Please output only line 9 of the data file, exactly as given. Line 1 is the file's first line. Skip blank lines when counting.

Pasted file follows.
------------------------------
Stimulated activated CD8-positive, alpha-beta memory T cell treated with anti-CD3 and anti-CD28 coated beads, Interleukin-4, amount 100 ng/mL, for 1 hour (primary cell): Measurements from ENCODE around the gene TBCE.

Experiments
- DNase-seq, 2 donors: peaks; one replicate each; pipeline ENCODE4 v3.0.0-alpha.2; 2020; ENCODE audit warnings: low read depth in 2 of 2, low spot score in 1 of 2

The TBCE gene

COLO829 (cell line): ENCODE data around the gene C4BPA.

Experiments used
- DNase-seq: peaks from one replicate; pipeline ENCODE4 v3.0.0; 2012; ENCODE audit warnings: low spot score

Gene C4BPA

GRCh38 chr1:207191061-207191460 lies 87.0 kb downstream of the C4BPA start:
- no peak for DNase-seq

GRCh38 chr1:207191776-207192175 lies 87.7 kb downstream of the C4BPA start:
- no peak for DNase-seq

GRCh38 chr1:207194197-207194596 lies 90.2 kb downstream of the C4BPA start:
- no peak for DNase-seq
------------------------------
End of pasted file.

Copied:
GRCh38 chr1:207191061-207191460 lies 87.0 kb downstream of the C4BPA start: